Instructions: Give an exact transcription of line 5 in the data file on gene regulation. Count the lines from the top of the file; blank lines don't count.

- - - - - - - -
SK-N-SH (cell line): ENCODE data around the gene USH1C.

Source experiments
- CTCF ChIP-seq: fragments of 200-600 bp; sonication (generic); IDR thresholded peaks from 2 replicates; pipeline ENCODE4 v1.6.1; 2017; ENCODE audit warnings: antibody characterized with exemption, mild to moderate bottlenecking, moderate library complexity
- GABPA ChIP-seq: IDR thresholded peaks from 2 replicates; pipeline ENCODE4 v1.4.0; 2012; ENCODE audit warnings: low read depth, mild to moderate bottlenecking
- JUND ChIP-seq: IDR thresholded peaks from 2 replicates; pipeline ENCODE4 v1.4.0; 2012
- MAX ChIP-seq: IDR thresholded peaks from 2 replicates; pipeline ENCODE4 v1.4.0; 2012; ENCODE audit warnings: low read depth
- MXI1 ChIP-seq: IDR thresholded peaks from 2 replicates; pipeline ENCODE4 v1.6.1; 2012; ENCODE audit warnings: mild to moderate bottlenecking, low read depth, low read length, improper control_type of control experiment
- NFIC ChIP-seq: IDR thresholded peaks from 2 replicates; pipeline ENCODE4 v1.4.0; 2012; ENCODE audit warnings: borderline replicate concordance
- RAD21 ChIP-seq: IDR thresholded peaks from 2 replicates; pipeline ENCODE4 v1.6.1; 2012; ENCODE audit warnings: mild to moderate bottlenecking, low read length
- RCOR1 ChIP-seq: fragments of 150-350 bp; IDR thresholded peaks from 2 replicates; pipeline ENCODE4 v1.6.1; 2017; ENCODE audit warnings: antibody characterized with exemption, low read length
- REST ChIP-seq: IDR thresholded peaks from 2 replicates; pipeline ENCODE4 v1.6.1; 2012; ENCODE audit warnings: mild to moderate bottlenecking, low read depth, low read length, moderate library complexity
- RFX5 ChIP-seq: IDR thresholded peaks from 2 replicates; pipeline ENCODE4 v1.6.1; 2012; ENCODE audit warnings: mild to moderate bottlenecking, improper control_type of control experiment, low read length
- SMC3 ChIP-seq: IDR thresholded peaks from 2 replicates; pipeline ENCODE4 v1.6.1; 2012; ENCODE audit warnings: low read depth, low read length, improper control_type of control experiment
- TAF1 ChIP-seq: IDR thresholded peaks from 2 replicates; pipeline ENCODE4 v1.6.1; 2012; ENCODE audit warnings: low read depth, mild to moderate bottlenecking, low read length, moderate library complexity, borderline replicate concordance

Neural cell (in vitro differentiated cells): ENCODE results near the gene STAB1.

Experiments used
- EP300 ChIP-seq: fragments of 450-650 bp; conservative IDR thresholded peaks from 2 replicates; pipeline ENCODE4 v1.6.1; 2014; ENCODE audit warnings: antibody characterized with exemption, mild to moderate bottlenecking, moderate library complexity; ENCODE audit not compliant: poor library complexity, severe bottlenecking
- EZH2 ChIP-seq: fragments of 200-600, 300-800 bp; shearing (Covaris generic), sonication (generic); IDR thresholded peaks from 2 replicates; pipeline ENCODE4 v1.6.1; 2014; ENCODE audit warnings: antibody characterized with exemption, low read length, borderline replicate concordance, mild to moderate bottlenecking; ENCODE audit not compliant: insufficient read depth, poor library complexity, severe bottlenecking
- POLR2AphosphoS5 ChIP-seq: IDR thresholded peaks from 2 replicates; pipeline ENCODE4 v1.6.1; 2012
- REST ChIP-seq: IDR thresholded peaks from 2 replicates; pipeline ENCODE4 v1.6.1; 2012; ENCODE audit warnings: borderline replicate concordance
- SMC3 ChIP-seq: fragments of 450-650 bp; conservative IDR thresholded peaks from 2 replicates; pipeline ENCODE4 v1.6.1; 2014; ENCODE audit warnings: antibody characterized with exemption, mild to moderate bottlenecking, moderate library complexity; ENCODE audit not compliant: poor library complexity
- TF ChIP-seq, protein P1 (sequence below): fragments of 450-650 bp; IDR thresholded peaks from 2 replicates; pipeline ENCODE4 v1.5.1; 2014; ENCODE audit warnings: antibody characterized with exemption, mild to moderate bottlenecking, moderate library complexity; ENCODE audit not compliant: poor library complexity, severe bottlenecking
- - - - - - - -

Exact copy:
- JUND ChIP-seq: IDR thresholded peaks from 2 replicates; pipeline ENCODE4 v1.4.0; 2012